GRESHAM, Ore. (KOIN) – Police still don’t know who murdered 36-year-old Annastasia Hester, who was stabbed in her Gresham apartment early Friday morning.
Hester called 911 after she was stabbed just after 3 a.m. on Friday at the Eastpark Apartments, located at 193 Southwest Eastman Parkway. Detectives with both Gresham police and the East Multnomah County Major Crimes Team responded to the scene.
When officers arrived, they said they found Hester suffering from multiple stab wounds. She was rushed to a local hospital with critical injuries and later died at the hospital.
She was too severely injured to describe her attacker to police before she died.
Family members told KOIN 6 News they couldn’t imagine the killer being anyone Hester knew.
Hester’s friend Darlene Douglas said was very funny and approachable, and they had plans to go to a Renaissance fair together later this summer.
“I know she was a fighter, and I know whatever the circumstances were surrounding what happened, she went down with a fight, because that’s what her spirit was,” Douglas said. “I thought no not here, this is not something that would happen to her let alone anyone…I know in my heart, it wasn’t easy for this person to come in.”
Hester’s 4-year-old daughter, who is usually at the apartment, wasn’t there at the time of the attack. She was with her father in Portland.
A police supervisor told said officers conducted an area search with a police K-9 unit, but were unable to locate any one. Later in the afternoon, a K-9 unit was back searching the area.
In addition to the K-9, search and rescue crews combed through areas of the nearby Springwater Trail for clues. At times, searchers were on their hands and knees cutting away dense blackberry bushes. A search and rescue helicopter joined the manhunt Friday night.
“As long as it takes. I don’t have an answer on how long we’re going to be out there if there’s some good evidence or clues out there that we find, we’ll search through the night,” Detective Brandon Crate with Gresham PD said. “If we need daylight we’ll hold it over the evening and work tomorrow morning.”
Neighbors say there are homeless encampments in the area, but Gresham Police recently stepped up efforts to clear them out.
Derek Turner says at one point, there were homeless camps right behind the fence in his backyard.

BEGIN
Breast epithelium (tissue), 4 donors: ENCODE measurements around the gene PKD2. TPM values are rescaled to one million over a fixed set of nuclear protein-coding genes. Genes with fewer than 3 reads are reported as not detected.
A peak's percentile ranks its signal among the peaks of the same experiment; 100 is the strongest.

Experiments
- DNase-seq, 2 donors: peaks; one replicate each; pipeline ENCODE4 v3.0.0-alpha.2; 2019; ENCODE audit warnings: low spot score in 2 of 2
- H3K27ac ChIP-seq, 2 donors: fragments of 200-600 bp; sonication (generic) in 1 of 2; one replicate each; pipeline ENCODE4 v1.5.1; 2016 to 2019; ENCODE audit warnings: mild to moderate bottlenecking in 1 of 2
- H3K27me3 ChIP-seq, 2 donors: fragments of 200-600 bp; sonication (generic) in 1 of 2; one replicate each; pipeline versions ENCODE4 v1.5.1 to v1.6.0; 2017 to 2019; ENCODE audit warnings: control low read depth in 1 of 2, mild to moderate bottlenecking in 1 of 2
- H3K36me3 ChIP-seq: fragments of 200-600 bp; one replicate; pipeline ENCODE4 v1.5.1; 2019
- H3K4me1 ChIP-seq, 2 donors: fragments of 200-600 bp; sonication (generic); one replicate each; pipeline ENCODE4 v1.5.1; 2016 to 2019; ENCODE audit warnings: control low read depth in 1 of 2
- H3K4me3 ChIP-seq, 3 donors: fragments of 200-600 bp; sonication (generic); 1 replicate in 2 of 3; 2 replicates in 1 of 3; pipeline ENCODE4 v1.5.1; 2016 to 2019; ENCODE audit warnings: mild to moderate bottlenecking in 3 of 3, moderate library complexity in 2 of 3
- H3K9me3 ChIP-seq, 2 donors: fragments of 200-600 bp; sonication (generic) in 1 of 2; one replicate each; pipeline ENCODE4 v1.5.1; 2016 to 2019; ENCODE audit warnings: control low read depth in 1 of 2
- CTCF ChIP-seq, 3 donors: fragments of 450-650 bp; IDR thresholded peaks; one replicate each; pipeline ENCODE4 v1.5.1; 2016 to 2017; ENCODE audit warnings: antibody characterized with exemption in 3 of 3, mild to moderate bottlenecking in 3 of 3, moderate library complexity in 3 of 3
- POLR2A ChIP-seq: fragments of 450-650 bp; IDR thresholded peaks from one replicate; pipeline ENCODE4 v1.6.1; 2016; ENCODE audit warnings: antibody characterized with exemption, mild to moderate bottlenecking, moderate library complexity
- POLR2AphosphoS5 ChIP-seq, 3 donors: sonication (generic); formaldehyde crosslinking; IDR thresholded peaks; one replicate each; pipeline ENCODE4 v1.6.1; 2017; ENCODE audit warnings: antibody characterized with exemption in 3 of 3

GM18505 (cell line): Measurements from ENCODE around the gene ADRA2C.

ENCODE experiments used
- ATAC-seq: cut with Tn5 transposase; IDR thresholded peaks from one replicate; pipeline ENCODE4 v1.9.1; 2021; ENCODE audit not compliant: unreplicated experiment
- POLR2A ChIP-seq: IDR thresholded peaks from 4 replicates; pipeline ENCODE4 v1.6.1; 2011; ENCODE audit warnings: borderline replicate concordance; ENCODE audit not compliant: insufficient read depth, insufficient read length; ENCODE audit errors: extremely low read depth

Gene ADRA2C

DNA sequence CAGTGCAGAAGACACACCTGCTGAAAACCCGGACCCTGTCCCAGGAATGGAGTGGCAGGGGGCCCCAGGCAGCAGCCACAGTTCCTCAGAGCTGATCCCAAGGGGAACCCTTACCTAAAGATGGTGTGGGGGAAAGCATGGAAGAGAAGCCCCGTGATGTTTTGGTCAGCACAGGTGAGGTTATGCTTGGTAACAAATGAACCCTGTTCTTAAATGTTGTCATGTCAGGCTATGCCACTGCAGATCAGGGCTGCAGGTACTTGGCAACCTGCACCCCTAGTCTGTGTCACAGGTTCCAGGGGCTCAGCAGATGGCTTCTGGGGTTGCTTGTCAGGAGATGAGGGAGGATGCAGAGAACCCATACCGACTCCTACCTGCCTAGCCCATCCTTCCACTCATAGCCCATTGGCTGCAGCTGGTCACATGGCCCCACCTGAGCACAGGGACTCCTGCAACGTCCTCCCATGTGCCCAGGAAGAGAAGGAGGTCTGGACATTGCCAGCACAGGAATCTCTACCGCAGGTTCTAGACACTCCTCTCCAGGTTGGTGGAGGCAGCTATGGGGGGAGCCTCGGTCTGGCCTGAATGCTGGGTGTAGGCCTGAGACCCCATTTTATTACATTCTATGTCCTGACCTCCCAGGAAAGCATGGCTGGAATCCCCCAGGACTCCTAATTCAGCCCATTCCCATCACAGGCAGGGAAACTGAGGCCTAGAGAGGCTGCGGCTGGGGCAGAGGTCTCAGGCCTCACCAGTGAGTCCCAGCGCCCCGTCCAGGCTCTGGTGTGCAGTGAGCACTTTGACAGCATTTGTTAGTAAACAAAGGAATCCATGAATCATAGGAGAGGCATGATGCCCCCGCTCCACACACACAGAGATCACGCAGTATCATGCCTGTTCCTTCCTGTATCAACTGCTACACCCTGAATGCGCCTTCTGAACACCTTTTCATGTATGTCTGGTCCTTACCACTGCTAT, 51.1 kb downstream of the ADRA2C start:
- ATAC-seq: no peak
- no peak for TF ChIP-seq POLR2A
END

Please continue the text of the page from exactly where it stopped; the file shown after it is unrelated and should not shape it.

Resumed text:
“The year before, like every day, they [police] were going back there to kick people out, they would tell them to leave, they would pack up their stuff, wait for the cops to leave and they’d go right back,” Turner says.
Turner says the most prevalent issues with the camps involved trash and drugs. He never saw anything violent. But, he says if a suspect wanted to disappear down the Springwater Trail, it wouldn’t be hard.
“There’s plenty of places, especially this time of year where it’s all grown, sticker bushes and stuff, you are going to get cut up if you hide back there, but if you are willing to hide, then it’s a good place to hide.”
At this point, police have no suspect information because they were unable to gather enough information from Hester before she died. Police do not know if the incident involved a stranger or if the victim knew her attacker.
Initially, first responding officers did not observe any signs of forced entry, an on-scene supervisor told KOIN 6 News Friday morning. Later in the afternoon, other officials said detectives had yet to do a full inventory of the apartment. A search warrant is likely to be executed at the apartment sometime Friday, police said.
Because they don’t yet have a suspect and this crime may have been committed by a stranger, police are strongly encouraging everyone to keep doors and windows locked at night.
“We want to let the public know that this person is still at large, we don’t know, we know that this individual has committed a murder,” Crate said.
Police have closed off the parking lot that leads into the apartment complex. Officers said Friday that they do not believe the injuries were self-inflicted.
Anyone with information on the case is asked to call 503.823.3333.
KOIN’s Brent Weisberg and Andrew Dymburt contributed to this report.